How frustrating was it to watch from the sidelines as his team failed to get into the end zone from a yard out on three consecutive plays? After a long pause, he spoke.
“You can second guess everything that you want, but we didn’t do it,” Weddle said. “I’m sure we wish we could do different play calls obviously, because it didn’t work. We needed to do something different. For us, you just have to score. You have to win it right there. Obviously, what we did didn’t work, and hopefully we’ll learn from that.”
In the past two games, the Chargers have run seven plays from a yard out, failing to get into the end zone.
Against Jacksonville, the Chargers were in a little different situation with no time outs. But San Diego tried to spread the field, throwing three times before quarterback Philip Rivers tried to scramble for a score, getting stopped just short of the goal line as time expired in the first half.
San Diego failed to get any points in that situation, but there was less at stake, because the team already led 14-3 at halftime against winless Jacksonville. But Sunday’s heart-breaking overtime loss to Washington was different.
Needing just inches to steal a game on the road on Sunday, the Chargers again used a spread formation, with Rivers calling a run audible to scat back Danny Woodhead against a heavy front that failed to surprise Washington’s defense.
Rivers threw two more times with no success -- an overthrown fade route to tight end Antonio Gates and a half rollout where he tried to force the ball to Keenan Allen in the back of the end zone. So the Chargers had to settle for a Nick Novak field goal to tie the game and send it into overtime.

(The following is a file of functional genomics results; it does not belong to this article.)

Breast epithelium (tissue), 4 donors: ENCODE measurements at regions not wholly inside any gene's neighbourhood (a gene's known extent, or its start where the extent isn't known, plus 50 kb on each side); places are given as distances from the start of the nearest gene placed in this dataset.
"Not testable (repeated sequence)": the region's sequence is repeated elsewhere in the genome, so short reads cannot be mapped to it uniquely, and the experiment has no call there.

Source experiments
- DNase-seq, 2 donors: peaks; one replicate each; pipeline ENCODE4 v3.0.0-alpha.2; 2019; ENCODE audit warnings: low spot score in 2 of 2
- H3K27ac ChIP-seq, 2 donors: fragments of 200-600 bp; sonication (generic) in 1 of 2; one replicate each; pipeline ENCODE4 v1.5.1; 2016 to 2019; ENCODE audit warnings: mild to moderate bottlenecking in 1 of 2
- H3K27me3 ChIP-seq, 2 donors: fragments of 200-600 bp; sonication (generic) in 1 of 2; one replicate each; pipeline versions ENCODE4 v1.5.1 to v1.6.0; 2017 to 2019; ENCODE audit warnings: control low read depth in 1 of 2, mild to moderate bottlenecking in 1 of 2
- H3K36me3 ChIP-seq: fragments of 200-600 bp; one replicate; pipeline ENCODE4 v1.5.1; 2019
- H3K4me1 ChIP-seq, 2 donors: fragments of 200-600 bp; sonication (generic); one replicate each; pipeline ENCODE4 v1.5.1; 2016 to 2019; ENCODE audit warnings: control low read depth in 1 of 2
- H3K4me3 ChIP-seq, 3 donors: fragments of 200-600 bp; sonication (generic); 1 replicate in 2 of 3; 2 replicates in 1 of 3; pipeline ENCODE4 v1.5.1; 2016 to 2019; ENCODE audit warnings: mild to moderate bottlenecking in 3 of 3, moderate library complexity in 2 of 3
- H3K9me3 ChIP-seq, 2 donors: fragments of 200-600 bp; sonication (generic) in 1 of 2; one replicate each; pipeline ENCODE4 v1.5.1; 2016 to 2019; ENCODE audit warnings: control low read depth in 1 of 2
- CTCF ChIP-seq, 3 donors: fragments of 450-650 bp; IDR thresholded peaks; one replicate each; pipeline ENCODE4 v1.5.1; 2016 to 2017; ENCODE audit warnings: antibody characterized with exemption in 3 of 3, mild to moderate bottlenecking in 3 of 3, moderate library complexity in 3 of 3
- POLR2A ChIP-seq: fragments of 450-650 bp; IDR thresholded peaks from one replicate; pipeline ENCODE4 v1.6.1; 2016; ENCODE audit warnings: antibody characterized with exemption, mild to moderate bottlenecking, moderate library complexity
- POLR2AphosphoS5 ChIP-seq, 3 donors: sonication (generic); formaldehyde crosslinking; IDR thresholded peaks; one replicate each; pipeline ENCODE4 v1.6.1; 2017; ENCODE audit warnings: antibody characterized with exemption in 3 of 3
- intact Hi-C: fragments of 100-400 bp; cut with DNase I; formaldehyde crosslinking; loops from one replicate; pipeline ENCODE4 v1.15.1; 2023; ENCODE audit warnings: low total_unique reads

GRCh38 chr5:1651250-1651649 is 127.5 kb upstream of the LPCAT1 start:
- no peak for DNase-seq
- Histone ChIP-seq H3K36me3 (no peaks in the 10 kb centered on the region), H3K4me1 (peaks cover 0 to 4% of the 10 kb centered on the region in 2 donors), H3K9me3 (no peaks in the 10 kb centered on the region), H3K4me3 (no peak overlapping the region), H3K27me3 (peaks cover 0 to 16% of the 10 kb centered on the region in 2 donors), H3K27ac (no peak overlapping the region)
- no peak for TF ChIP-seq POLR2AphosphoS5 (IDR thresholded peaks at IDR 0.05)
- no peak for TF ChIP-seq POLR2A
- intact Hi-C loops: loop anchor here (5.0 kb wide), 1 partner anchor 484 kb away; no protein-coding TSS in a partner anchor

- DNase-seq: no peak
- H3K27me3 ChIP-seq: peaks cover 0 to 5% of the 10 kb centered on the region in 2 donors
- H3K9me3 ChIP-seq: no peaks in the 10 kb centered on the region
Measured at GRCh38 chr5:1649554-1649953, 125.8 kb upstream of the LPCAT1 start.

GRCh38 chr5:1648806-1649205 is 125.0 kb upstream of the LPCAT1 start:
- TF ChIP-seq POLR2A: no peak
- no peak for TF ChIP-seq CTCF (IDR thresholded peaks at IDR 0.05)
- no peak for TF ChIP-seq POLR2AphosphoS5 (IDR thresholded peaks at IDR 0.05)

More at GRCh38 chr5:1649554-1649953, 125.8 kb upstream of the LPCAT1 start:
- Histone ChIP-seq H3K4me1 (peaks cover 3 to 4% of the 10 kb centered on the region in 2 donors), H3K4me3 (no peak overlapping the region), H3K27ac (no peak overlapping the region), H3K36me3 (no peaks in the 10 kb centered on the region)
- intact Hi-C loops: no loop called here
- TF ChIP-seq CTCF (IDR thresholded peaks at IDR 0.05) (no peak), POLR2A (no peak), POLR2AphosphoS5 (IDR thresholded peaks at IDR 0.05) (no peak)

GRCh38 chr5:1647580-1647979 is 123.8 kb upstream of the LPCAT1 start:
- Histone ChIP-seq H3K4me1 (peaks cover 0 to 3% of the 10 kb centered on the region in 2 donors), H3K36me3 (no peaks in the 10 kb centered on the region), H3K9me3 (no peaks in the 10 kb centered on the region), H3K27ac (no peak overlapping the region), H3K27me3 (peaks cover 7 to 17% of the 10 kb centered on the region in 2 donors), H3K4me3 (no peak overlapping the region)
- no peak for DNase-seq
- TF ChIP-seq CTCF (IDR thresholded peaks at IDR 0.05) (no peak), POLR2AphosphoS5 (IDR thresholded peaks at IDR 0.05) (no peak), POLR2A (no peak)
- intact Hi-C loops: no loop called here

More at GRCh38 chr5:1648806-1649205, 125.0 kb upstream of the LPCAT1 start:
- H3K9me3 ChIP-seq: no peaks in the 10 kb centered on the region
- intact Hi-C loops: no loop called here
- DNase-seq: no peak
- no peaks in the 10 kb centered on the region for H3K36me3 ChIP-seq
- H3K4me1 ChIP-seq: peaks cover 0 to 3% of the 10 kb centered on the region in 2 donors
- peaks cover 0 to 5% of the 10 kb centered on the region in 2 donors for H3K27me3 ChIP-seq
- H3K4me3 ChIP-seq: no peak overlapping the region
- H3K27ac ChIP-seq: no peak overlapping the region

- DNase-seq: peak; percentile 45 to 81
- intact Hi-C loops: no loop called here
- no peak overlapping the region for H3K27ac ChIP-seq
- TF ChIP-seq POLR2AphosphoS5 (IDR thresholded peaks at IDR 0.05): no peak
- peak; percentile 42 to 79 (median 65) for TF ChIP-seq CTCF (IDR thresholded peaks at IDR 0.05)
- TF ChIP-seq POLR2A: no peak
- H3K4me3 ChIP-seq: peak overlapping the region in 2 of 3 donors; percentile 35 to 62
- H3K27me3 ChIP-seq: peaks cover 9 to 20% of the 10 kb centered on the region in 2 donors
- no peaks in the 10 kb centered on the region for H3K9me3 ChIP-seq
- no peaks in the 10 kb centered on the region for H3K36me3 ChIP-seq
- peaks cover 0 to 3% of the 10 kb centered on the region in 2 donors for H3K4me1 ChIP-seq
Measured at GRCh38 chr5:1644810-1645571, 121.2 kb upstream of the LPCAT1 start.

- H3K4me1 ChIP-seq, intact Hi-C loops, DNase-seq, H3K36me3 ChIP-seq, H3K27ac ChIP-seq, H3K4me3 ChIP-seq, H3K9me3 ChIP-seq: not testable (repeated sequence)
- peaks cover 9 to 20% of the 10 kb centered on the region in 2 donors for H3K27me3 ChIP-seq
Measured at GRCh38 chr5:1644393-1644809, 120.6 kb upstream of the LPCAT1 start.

San Diego’s every-down back Ryan Mathews was in for just one of those seven goal line plays. That needs to change. Mathews has two rushing touchdowns since 2012, which is a curious number considering he’s carried the ball 301 times over that time frame.
Yes, I’m aware of Mathews’ fumbling issues -- 13 career fumbles, eight of them lost to the other team.
But at some point, you have to establish that you can physically dominate your opponent at the goal line when you need a score. San Diego already has done that with Mathews between the 20-yard lines, so why not take that same approach on the goal line?
Certainly, the team can afford to consider a different approach with the way things have gone of late.
However, Gates says it’s not about the play calls; it’s the lack of execution.
“We’re still learning,” Gates said. “But most importantly, it’s about executing. It’s about believing in the calls that are being made, and then going out and executing. To me, that’s the most important thing that we have to learn.
“Because when you get into that situation, you have to execute. It ain’t about the plays. It’s not about the play calling. It’s about executing what’s called, and doing it to the best of your ability. And we weren’t able to do that today.”
Rivers argued fervently that he believed Woodhead got in when he dove for the pylon on a 6-yard reception with 29 seconds left. But replay official here disagreed, overturning a touchdown call on the field that would have given San Diego a big road win.
“I know these guys are doing the best they can, just like we are,” Rivers said. “I’m by no means saying that cost us. But I thought he got in. I thought the call on the field would be a hard one to overturn.
“Then again, if we had the ball on the half yard line for three plays, it’s our job to score, and we didn’t.”
River’s last point is a salient one. Hopefully, coach Mike McCoy was listening. Give the ball to Mathews.
“Every game plan, regardless of where it is or who you are playing, you do what you think is best for the football team to win,” McCoy said. “You put together a package of what you think is best, and that’s what we are doing.”